I made some notes as I was listening to the album and all I wrote here was “Christ almighty, when does this end?!” You know an album is long when you’re enjoying it and are still desperate for its conclusion. Here she aspires to profundity, and maybe she even achieves it, but she could reveal the recipe for a Covid-19 antidote at this point, and I’d still be staring at my watch with sleepy eyes.
Taylor-made Moment: The start of the next, and final, track.
A real nice ending, although it still relies on the Swift formula. It was a good decision to cap the non-physical version of the record with this song. I appreciate the economical lyrical content. That said, I won’t be getting this far into the album much from this point forward. Perhaps a shuffle approach is merited going forward.
Taylor-made Moment: Nap time.
I’m sure this is Swift’s ultimate masterpiece, although I haven’t even listened to it yet. I called Tay and bitched, but she just said “Buy the fucking album, Priest, you’re always giving people shit about supporting artists, how streaming sucks, and shit like that. So don’t come to me for handouts! These oceanfront estates don’t buy them fucking selves, do they?!” I rebuffed, “But I downloaded the album not realizing there was an incentive for folks who purchase a physical copy of the CD or LP and now I’m screwed. I don’t have the complete album!” Then she said, “Cry me a fucking river….just review the goddamn record,” or something to that effect. On the positive side, I don’t care if “the lakes” is “Stairway to Heaven, Part 2”—the last thing this album needs is yet ANOTHER song. I know you’re world famous and can release an album of toilet flushes and it would sell, but please...GET…AN…EDITOR!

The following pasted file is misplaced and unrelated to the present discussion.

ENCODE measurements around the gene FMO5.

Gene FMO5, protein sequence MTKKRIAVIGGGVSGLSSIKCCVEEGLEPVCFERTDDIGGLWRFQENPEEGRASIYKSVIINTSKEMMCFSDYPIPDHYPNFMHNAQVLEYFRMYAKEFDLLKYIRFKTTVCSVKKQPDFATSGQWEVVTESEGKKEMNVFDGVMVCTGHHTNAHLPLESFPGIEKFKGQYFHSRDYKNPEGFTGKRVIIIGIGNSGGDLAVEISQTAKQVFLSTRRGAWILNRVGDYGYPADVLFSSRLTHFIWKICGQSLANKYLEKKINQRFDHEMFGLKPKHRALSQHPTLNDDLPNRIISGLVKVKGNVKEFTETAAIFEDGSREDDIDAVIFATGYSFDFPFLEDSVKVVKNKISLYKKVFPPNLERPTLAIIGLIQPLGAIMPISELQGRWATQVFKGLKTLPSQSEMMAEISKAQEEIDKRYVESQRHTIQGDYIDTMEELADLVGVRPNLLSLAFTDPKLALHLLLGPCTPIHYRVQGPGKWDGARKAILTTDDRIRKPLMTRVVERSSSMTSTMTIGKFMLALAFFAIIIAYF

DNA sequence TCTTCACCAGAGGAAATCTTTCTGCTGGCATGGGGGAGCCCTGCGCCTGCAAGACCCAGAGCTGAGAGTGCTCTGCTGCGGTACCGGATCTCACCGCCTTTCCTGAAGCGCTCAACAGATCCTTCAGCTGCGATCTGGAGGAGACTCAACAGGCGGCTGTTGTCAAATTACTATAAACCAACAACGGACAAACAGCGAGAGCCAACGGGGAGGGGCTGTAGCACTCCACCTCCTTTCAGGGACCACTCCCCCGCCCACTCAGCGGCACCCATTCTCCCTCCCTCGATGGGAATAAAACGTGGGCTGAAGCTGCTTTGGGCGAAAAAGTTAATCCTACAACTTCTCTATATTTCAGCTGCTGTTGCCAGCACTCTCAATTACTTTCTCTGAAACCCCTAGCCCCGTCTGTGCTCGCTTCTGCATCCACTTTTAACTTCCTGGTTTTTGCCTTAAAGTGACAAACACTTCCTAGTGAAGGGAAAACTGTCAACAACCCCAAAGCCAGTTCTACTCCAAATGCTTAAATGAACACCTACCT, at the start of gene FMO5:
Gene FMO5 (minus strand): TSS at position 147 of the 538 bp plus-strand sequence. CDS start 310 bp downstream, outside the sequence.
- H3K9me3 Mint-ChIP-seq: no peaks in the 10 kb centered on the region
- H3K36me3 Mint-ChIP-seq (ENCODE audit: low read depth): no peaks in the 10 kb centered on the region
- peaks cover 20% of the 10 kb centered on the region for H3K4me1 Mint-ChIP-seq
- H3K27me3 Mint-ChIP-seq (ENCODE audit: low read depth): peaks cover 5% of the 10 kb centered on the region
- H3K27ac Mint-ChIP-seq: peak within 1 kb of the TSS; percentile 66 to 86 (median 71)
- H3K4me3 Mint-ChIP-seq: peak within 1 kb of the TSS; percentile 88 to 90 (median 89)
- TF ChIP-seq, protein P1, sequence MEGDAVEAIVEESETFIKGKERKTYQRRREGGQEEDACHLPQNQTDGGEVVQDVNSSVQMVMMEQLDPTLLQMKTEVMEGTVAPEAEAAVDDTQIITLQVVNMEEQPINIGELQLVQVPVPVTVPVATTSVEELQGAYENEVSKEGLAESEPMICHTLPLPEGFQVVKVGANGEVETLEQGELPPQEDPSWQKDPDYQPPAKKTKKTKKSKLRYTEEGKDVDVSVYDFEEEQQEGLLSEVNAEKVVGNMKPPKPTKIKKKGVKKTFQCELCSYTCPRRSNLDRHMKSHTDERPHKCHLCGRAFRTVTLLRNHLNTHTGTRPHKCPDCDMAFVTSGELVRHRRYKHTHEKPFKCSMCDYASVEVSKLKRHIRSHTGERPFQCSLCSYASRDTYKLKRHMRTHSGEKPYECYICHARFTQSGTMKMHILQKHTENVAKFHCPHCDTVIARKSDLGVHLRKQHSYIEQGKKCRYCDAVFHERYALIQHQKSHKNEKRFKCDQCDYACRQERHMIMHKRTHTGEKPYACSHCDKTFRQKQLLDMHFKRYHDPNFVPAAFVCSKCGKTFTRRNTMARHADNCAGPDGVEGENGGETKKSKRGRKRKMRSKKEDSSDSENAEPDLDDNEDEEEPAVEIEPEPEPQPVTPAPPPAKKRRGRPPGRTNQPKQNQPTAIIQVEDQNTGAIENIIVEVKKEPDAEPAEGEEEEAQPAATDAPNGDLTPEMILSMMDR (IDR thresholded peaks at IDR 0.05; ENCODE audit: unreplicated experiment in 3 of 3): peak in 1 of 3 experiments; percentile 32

Actually, as long as it is clearly conveyed, I don’t mind giving “physical” releases a special push by “sweetening the pot” a little for those who care enough about an artist’s music to get an official artifact memorializing their hard work (these are called either “CDs” or “vinyl records” by some). But, even I balked when I heard they released eight different versions of folklore as “collectors items” each with a different cover and “collectible album lyrics booklets.” You know your passionate fans will want them all, don’t you Taylor? It seems like a shameless money grab to me and it takes your spontaneous, surprise album drop—a boost to your fans in a time of great emotional, financial, and social unrest—and turns it into a expertly strategized publicity stunt. I know, I know, you can’t win with some people, but c’mon. This record was begging for restraint and would’ve been better off that way.
I am not a Taylor Swift fan, by trade, and I wouldn’t classify myself as one now. I don’t know her history as well as millions of others. I don’t know the words to every song she’s every written. This exercise was simply an effort to try something new, have a little fun, and also try to figure out what the hype is all about. All told, I’m happy to have this album and I will return to it semi-regularly and I will allow it to grow with me along the way (up or down, both possible). I am very impressed with her in general and she seems to handle herself very well in a very tough position—the most bankable musician on the planet. Not an easy task—you cannot please everybody all the time (as this post details). I would kill to have a portion of her talent. I am also very impressed with her artistic integrity. This album shows growth and maturity and bodes well for her future. Yes, I’m more than a little disappointed in her reliance on songwriting tropes and song doctors, but I have my tropes as a writer, too. Way more than she has as a musician. So well done, Taylor. I look forward to your 30s, 40s, 50s, and beyond. She clearly named this album folklore for a reason. These are songs to pass on over the years, to revisit, to remember. Mission accomplished.
I may not have done a great job, but this is me trying. See ya next time. Thanks for reading.